Review: Joyland by Stephen King

Joyland by Stephen King cover

Stephen King’s new book is one that fits the old adage “never judge a book by its cover.” Joyland is not what the picture on the cover seems to suggest. You expect it to be a horror story, a cliché tale about a haunted amusement park. You expect suspense and major scares. But if that’s what you’re expecting, you will be disappointed. Joyland isn’t so much in the vein of King’s horror stories as it is in his more literary works, such as the novella The Body.

Joyland by Stephen King coverThere is a ghost story in this book, but the main focus is on the journey that the protagonist, Devin Jones, takes through life. It’s a nostalgic book, where Devin looks back on the year he worked at an amusement park during college. His girlfriend leaves him and he’s flailing through life because the future he had imagined with her was now gone. Most of the book takes place during that year but there are occasional flashes to what happened later, following up on characters and relationships in small scenes that say big things. Devin’s time working at Joyland is a growing-up experience, where he made lifelong friends and got a glimpse of a world beyond our own.

There are hints of The Shining in here, mainly via a young boy who has basically the same gift as Danny did in that book. It’s a bit of a replay of that, except from a different point of view. It has a more mature writing style and tackles themes of adulthood, life, and death. If it weren’t for the hints of the supernatural and the murder mystery that simmers in the background until the very end, you would think this was just another coming-of-age story. But Devin does hear about the ghost of a murdered young woman haunting one of the rides. However, Devin never sees her and she’s not the scary sort of ghost. Her murderer, on the other hand, is terrifying, especially since he was never caught. Devin looks into the mystery with the help of one of his new friends, but it’s more in the background of the book. It’s a thread that flows through it all, but is relatively understated when compared to the emphasis placed on Devin’s own life lessons. Not until the end, when Devin figures it out and faces down the killer, does the book seem more like the thriller the cover suggests.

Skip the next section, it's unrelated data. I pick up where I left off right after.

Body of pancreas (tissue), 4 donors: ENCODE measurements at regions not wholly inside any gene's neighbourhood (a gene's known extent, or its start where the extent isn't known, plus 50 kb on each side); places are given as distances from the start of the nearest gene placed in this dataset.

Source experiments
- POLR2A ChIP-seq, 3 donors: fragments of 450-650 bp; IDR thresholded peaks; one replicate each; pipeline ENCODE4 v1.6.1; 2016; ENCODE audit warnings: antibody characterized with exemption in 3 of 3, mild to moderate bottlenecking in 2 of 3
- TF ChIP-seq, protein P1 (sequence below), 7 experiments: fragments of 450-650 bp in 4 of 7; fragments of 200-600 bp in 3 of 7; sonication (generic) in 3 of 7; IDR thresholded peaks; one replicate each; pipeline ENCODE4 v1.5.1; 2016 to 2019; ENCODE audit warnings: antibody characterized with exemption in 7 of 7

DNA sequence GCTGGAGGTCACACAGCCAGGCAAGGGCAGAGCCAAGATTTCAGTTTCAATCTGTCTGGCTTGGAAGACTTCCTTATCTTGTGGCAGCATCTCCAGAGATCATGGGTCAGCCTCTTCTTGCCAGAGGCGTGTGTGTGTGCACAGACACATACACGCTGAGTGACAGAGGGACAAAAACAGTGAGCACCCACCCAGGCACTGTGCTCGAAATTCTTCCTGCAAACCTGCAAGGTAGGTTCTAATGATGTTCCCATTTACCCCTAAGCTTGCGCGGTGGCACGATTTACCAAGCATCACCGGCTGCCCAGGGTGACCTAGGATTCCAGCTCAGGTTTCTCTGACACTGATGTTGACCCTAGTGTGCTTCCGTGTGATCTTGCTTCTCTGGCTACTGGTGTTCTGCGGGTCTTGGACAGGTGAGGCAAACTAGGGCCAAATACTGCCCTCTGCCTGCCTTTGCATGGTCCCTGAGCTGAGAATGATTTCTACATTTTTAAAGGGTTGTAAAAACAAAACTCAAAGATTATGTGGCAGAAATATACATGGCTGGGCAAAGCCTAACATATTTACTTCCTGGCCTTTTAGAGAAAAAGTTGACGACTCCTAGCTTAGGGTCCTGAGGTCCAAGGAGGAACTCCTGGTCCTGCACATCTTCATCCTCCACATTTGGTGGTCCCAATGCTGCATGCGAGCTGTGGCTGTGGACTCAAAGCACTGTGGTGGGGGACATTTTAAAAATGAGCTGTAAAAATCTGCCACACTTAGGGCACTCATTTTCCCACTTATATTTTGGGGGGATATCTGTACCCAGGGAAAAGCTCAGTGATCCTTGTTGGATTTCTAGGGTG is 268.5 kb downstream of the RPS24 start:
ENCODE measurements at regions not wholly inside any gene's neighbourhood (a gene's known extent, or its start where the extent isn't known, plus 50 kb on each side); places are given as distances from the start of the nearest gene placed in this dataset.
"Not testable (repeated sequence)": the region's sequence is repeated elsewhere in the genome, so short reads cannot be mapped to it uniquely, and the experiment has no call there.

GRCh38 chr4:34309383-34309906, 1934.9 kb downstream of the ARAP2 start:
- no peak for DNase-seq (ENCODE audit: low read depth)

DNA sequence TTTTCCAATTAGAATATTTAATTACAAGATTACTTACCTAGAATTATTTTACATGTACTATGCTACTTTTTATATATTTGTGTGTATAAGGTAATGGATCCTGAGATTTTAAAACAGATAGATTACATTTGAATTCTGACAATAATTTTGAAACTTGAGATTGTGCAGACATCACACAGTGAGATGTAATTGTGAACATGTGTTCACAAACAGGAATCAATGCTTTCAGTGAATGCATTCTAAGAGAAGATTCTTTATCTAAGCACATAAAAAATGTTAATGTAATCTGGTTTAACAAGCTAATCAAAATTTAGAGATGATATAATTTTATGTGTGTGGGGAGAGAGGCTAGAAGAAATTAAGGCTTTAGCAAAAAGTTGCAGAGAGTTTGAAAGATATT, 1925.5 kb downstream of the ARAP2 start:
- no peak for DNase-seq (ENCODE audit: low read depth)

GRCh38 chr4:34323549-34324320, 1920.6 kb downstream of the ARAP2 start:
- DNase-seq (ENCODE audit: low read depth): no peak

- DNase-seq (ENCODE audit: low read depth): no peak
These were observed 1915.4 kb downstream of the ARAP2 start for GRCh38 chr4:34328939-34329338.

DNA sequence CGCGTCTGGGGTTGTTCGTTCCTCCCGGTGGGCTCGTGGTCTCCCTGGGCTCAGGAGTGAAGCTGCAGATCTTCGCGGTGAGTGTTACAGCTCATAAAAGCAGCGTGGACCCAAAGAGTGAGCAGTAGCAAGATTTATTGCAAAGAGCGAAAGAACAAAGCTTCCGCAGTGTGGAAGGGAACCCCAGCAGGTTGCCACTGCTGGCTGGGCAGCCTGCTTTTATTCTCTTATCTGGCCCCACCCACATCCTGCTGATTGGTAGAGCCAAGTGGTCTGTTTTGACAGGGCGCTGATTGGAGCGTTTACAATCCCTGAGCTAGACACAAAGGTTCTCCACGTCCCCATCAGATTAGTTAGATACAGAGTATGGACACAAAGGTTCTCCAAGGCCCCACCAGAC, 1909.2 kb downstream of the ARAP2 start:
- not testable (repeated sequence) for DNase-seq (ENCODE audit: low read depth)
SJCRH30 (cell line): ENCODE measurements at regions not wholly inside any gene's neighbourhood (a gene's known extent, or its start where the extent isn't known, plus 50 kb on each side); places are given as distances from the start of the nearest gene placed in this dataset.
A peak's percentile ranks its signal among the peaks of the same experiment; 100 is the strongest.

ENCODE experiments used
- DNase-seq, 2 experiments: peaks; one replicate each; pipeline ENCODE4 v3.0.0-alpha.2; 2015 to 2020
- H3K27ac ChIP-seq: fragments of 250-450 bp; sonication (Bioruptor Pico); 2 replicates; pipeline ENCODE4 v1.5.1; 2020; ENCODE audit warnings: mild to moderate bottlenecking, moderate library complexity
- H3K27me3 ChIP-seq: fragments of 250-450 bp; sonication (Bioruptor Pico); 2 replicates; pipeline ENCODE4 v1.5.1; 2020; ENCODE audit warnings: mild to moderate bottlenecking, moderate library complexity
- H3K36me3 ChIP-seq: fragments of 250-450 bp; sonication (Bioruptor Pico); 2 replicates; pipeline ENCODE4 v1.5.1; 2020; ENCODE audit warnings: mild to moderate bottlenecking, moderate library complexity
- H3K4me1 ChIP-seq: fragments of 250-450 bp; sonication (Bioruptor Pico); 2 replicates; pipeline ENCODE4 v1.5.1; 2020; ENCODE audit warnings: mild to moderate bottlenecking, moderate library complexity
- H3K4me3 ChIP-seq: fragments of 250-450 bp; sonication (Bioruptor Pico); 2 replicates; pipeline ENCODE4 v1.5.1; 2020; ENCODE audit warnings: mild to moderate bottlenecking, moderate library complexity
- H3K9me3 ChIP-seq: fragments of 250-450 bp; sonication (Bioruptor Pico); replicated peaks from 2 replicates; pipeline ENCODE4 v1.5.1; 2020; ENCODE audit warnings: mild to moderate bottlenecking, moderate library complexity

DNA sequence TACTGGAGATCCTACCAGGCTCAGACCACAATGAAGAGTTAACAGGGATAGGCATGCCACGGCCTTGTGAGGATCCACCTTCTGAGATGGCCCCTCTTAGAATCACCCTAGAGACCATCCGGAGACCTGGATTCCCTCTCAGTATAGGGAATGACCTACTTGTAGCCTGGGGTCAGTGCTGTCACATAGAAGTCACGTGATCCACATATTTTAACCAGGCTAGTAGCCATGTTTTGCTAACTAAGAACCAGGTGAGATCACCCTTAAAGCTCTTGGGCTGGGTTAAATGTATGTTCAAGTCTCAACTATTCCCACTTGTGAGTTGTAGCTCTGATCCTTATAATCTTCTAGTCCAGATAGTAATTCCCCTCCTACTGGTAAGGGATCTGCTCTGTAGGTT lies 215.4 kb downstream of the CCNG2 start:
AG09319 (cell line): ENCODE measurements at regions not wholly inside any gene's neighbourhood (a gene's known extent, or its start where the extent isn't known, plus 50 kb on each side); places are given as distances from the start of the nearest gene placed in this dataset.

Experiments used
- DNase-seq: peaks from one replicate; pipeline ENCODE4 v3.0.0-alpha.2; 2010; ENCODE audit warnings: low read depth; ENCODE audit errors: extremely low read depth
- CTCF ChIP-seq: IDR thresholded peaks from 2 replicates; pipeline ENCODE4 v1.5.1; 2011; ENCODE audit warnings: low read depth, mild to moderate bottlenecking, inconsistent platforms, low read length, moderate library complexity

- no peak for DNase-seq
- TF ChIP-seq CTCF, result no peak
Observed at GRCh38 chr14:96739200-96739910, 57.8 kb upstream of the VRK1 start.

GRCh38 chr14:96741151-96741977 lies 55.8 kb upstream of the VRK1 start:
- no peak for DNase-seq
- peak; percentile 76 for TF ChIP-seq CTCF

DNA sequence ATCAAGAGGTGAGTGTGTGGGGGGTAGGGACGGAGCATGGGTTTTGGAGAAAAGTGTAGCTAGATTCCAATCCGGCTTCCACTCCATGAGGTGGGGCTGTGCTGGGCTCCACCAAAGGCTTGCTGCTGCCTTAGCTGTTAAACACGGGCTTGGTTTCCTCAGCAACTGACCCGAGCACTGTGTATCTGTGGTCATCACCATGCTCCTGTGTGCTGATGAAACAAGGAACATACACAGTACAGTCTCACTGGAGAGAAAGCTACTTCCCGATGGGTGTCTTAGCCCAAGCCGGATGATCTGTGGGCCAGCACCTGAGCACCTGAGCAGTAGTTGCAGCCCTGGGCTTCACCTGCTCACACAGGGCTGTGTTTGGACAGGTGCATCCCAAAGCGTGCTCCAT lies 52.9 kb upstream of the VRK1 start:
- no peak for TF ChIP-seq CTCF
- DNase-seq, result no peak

But despite not being what it appears, Joyland is still a good read. The writing is polished and shows possible signs of King’s own nostalgia for days past, by placing it in the point-of-view of an older man looking back on life. It’s a well-executed tale that is weightier than one would expect, but it is worth the read.

You can purchase Joyland from Amazon.